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Has any work been done on generalizing any characteristics of the cardinality of the continuum?

The bounding number $\mathfrak{b}$ and dominating number $\mathfrak{d}$ could be easily generalized for ordinals $\alpha$, as follows:

$$\forall f,g\in\alpha^\alpha(f\leq_{\alpha}g\Leftrightarrow|\{\beta\in\alpha:f(\beta)>g(\beta)\}|<|\alpha|)$$ $$\mathfrak{b}_\alpha=\min\{|F|:F\subseteq\alpha^\alpha\land\forall f\in\alpha^\alpha\exists g\in F(g\not\leq_\alpha f)\}$$ $$\mathfrak{d}_\alpha=\min\{|F|:F\subseteq\alpha^\alpha\land\forall f\in\alpha^\alpha\exists g\in F(f\leq_\alpha g)\}$$

A few points to be made at this point:

  • $\mathfrak{b}_\alpha\leq\max\{|F|:F\subseteq\alpha^{\alpha}\}=|\alpha^\alpha|=2^{|\alpha|}$

  • For cardinals $\kappa,\mathfrak{b}_\kappa>\kappa$ (this is shown by generalized diagonalization)

  • The last two points combined make $\mathfrak{b}_\kappa=\kappa^+$ if $\kappa^+=2^\kappa$ (or if GCH is assumed)

  • $\mathfrak{b}_\omega$ is clearly, in this case, $\mathfrak{b}$, and the same is true with $\mathfrak{d}_\omega$.

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    $\begingroup$ Yes, this is actually a very active area. $\endgroup$ – Andrés E. Caicedo Oct 3 '17 at 14:36
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    $\begingroup$ The introduction to "Sheva-Sheva-Sheva: Large Creatures" by Roslanowski and Shelah contains a lot of references. To the best of my knowledge, a good and reasonably comprehensive survey of these matters is an "open exposition problem" in Set Theory... The paper is available as number 777 at Shelah's archive: shelah.logic.at/files/777.pdf $\endgroup$ – Todd Eisworth Oct 3 '17 at 14:38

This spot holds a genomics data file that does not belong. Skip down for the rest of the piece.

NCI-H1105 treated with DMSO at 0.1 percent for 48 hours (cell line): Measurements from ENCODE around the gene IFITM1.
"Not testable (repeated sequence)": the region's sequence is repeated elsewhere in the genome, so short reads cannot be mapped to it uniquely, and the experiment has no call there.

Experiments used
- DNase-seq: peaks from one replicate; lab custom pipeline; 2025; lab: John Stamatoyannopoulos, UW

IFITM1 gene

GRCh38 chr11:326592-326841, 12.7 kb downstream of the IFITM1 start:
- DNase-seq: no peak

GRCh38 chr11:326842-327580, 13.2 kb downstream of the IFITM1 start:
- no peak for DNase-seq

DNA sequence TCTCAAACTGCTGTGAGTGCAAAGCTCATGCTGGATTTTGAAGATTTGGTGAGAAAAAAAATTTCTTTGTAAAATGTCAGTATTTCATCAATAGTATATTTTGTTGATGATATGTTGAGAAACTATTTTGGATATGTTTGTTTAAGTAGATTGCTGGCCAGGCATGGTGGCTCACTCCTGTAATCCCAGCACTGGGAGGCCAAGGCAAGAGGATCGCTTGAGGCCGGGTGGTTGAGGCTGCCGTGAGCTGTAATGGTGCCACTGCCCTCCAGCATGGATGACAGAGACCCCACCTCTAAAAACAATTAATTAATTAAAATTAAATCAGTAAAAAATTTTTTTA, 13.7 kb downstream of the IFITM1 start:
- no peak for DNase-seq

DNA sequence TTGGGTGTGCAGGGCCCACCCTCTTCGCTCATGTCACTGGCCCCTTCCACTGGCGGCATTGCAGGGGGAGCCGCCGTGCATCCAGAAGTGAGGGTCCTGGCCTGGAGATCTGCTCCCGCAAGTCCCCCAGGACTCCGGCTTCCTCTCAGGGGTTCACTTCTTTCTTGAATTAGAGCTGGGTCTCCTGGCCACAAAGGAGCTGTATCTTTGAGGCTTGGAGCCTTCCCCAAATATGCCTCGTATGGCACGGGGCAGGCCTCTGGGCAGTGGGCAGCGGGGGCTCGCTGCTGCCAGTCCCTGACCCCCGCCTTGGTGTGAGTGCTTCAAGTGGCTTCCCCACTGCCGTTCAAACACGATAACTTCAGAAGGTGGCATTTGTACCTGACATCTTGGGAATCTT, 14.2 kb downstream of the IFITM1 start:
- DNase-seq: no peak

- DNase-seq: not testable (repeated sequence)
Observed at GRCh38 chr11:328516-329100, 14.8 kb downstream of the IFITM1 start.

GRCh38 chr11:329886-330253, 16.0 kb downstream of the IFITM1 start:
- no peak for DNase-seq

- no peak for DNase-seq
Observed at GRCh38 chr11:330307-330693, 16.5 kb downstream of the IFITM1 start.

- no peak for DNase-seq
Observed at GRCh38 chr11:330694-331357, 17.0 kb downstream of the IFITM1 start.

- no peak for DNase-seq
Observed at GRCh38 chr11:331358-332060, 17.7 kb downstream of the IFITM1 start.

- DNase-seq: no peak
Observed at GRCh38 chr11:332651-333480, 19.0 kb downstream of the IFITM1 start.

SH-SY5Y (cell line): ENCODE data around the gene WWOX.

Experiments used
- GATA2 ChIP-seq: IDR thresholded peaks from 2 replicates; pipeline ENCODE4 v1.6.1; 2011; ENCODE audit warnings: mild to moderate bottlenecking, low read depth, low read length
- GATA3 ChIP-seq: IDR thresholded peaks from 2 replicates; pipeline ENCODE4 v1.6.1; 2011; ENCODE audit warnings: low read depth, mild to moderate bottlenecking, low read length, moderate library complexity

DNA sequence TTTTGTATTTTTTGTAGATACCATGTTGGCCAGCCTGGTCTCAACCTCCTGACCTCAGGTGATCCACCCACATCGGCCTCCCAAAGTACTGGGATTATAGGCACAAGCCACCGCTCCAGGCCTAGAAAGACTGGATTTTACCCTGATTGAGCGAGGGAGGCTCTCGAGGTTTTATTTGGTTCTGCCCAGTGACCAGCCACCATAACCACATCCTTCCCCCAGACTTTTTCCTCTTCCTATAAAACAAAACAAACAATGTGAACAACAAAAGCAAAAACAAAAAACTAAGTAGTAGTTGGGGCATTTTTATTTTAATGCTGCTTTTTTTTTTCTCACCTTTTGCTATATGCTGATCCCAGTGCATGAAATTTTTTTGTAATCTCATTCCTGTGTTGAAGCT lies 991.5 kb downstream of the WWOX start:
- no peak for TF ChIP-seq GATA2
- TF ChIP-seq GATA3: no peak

• $\begingroup$ I did not know that Shelah had an easily accessible paper archive. Thank you. Are there any other famous set theory mathematicians with similar archives? $\endgroup$ – Zetapology Oct 4 '17 at 4:21
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    $\begingroup$ See also this paper by S.-D. Friedman. $\endgroup$ – Noah Schweber Oct 12 '17 at 17:49
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Don Monk has a paper describing generalized $\mathfrak b$ and $\mathfrak d$ as you describe. In his paper he further generalizes to $\mathfrak b_{\kappa,\lambda,\mu}$ (and analogously for $\mathfrak d$), considering families of functions in ${}^\lambda\mu$ with $\lambda, \mu,$ and $\kappa$ all possibly distinct. I think in his notation the numbers you describe are $\mathfrak b_{\alpha, \alpha, \alpha}$ and $\mathfrak d_{\alpha, \alpha, \alpha}$

Generalized ${\frak b}$ and ${\frak d}$. Notre Dame J. Formal Logic 45 (2004), no. 3, 129--146.

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